True freedom can only come from doing things differently.
Elizabeth just gave notice at her dysfunctional job. The company is tanking – checks are bouncing. She’s been invited to join an international start-up. It’s an exciting proposition and she’s so right for it. Yet, in her words, she’s “scared shitless!”
I know Elizabeth and so I’m not surprised with her reaction, BUT, still, I asked her, “Why the fear? The handwriting has been spray painted on the walls of your current job. What do you have to lose? Even if the venture bombs, what’s the worst that can happen? You get another job.”
She said, “I know” in the tone of voice used by a child who doesn’t want to admit that the other person is making sense. It’s almost as though she feels that she “should” feel afraid and that it would be wrong to feel excited.
Her fear is simply running on automatic pilot.
She knows this new venture is a great opportunity. She knows she has a steep learning curve and she knows she’s up to the challenge. Knowing all that, why not be excited?
She admitted, “It doesn’t feel right to get excited.” Huh? Where does this belief come from? Yes, family mantra comes into play AND it also comes from years of believing that professional satisfaction is too risky because it can’t last. Therefore, so goes the reasoning, why enjoy the satisfaction of meaningful work?
Her satisfaction may not last. And that’s okay. Just because satisfaction may not last, that doesn’t mean you can’t enjoy the moment, can’t enjoy the adventure.
A new opportunity has presented itself. Is it not ingrateful to refuse to give thanks and embrace the opportunity?
Come to the edge, he said.
They said, we are afraid.
Come to the edge, he said.
He pushed them – and they flew.
Gerry is a VP who has worked at her current position for five years. During that time she was a major player in helping to secure $40 million in new business from just one client. Her bonus this year was less than $5000 – essentially a Starbucks gift card! Sam, her boss, is mercurial – one day praising her at a company-wide meeting and the next chastising her in front of external customers. Throwing people emotionally off-balance is a sport for Sam.
Gerry’s being wooed by a start-up whose founders recognize what she can bring to their team. They treat her with respect and professionalism. They have now point blank asked her, “What will it take to get you to join us?” Gerry’s afraid to name what she needs and wants.
She has paralyzed herself by focusing on how this is a big risk and by indulging feeling guilty because the company gave her a decent job for the past five years. Yet, last week Sam rejected a suggestion she offered to improve internal communications on a particular aspect of a critical project. He snapped that he was in charge and didn’t need her input.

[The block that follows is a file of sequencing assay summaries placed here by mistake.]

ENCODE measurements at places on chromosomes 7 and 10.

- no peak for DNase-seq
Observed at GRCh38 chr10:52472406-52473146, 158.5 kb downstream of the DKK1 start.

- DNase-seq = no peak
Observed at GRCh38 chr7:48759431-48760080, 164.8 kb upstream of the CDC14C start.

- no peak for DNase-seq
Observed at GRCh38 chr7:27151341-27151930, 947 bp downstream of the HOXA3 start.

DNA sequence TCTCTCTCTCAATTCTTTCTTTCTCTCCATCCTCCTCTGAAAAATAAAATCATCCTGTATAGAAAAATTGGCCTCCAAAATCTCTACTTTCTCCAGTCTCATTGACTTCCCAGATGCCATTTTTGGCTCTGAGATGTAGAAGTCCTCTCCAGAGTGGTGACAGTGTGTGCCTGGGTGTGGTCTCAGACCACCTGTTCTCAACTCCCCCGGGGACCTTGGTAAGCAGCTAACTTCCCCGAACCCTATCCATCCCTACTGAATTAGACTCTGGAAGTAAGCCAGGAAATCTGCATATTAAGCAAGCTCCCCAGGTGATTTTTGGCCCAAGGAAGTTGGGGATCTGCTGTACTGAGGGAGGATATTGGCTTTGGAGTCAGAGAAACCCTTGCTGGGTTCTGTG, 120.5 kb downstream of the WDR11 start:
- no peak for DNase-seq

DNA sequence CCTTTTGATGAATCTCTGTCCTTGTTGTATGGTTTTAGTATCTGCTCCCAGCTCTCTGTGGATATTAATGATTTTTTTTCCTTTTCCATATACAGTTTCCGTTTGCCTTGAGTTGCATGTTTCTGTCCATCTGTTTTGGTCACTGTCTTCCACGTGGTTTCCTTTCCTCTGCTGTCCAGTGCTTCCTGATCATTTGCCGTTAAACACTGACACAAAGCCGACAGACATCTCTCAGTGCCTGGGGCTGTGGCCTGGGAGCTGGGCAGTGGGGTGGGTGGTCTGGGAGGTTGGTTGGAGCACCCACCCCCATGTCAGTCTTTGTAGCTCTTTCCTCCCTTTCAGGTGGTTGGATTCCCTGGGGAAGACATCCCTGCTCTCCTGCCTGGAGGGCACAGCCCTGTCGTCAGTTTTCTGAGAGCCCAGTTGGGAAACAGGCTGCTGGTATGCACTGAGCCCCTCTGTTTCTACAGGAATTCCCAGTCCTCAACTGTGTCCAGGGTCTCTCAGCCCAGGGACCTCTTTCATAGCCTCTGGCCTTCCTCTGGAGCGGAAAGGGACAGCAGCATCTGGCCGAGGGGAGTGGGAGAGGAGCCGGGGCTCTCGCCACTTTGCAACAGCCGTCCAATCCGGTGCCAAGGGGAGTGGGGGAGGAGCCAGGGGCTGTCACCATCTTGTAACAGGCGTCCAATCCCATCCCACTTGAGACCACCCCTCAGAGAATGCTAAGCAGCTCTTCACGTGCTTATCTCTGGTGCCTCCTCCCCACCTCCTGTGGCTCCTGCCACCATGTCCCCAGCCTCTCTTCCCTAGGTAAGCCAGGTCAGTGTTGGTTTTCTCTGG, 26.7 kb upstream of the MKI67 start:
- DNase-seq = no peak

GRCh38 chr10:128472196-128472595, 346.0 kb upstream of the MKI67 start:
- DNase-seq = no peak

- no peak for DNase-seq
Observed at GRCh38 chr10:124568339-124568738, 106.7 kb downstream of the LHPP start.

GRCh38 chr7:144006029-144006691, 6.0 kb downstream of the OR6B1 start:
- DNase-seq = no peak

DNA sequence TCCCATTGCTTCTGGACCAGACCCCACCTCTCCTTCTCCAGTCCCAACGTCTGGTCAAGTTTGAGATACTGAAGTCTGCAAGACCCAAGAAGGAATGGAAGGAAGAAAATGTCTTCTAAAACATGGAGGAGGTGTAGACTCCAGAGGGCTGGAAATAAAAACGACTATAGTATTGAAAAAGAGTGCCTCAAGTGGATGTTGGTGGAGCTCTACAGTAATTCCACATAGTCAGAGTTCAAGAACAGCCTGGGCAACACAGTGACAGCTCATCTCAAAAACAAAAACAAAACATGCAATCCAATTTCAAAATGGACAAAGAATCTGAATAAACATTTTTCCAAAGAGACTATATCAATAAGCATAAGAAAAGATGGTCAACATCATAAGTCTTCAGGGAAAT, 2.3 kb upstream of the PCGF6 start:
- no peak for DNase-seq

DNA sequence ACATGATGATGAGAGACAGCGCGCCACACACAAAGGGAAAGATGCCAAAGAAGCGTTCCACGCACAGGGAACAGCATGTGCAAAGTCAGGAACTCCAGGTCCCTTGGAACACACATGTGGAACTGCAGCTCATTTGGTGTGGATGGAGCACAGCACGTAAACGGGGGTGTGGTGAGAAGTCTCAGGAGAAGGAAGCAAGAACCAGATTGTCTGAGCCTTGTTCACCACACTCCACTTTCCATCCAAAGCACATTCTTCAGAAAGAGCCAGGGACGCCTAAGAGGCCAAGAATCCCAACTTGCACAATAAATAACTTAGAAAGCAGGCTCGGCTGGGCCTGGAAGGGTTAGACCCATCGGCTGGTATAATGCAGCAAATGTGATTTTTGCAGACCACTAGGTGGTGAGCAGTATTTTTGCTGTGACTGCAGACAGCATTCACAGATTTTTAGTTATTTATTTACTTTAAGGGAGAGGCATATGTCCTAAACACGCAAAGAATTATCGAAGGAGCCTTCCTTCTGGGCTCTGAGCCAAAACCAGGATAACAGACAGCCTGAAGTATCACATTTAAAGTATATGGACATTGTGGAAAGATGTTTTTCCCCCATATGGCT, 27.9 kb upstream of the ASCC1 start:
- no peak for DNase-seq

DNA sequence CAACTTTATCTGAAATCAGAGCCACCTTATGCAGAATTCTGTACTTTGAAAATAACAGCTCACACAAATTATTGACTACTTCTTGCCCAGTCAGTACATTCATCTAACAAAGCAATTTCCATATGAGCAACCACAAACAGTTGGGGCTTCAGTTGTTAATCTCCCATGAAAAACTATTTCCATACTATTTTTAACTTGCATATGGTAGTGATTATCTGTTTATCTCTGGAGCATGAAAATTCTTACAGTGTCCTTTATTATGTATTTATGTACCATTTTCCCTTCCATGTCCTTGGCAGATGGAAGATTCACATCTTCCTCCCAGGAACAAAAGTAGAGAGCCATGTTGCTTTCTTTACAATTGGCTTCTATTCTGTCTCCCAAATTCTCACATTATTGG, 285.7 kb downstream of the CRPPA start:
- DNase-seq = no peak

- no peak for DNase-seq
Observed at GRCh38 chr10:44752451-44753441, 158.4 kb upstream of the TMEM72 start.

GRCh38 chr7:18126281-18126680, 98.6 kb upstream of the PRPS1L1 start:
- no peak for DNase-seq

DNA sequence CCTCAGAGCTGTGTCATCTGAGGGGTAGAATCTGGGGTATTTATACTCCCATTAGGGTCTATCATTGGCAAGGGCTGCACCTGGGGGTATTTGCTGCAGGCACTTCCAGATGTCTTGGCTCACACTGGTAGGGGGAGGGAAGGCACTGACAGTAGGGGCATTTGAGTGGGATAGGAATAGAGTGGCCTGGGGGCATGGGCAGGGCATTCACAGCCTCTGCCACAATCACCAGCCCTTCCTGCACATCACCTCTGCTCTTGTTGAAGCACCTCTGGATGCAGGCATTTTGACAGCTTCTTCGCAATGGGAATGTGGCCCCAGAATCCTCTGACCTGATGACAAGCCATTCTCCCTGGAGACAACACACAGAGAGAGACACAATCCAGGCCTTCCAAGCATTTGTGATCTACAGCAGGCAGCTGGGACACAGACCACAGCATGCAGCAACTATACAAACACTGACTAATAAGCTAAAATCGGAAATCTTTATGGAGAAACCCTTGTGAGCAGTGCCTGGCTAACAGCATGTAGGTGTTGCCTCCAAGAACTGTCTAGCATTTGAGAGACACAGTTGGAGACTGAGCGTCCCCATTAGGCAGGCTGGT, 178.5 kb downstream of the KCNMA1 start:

Phantom guilt can have a powerful hold on a person. As distasteful as it sounds, Gerry has been in an abusive relationship with her boss – and so she spends her energy concocting reasons why she shouldn’t leave them.
A sampling of Gerry’s self-inflicted paralyzing questions (with my answers!):
“Am I worthy of this new opportunity?” Gerry is accomplished, talented and is bolstered with the gracious strength of her emotional intelligence. I’d say that makes her “worthy.”
“I don’t think I’m as good as they think I am.” Classic fraud syndrome. Most of us are “frauds”!
“What if I tell them what I want and they say ‘NO’?” Hmm – it’s called “negotiation” for a reason.
“But maybe Sam will change?” Perhaps, BUT I doubt it as he has given no indication that he desires to become a more effective, emotionally intelligent leader.
“I guess I have the right to reach for my dream job, yes?” YES!
I asked Gerry a question of my own, “What would you tell your daughter if she was dating a man who treated her the way your boss treats you?” She quickly said that she’d urge her to break up with him.
So then the question remaining is, “Why wouldn’t you give your self the same advice you’d give your own daughter?”
It is a psychological and spiritual principle that when we draw to the “light,” the forces of “dark” do what they can to sabotage us. It is inevitable. What is not inevitable is our succumbing to our dark thoughts.
Fear is fine, normal and to be expected. Feel it and then once our eyes and minds and hearts have been opened choose against it. Embrace the desire, the goal, the plan.
10 Things To Grapple With As You Demolish Paralyzing Fear
1. Do you feel on edge at work? If so then Remember – that’s not the feeling you deserve to have, even though so many of us have it that it’s now considered “normal.”
2. What does your dream job look like?
3. How do you look in that job?
4. How close to reality can you get to your dream job?
5. What are the risks of the new job? If the worst happened, could you recoup?
6. If you don’t pursue new work, what would you have to do to stay in your current job?
7. Can you do what’s needed to stay in your current job?
8. Are your doubts helping you gain clarity or simply making you feel confused? Then why pay attention to them?
9. Rephrase a question such as, “Am I worthy?” to “What do I bring to this new venture?” Rephrase a question such as, “Am I a fraud?” to “How long will it take me to acquire the skills I’m lacking?”
10. Recognize that most situations are not black/white. There are options within options. Play with options!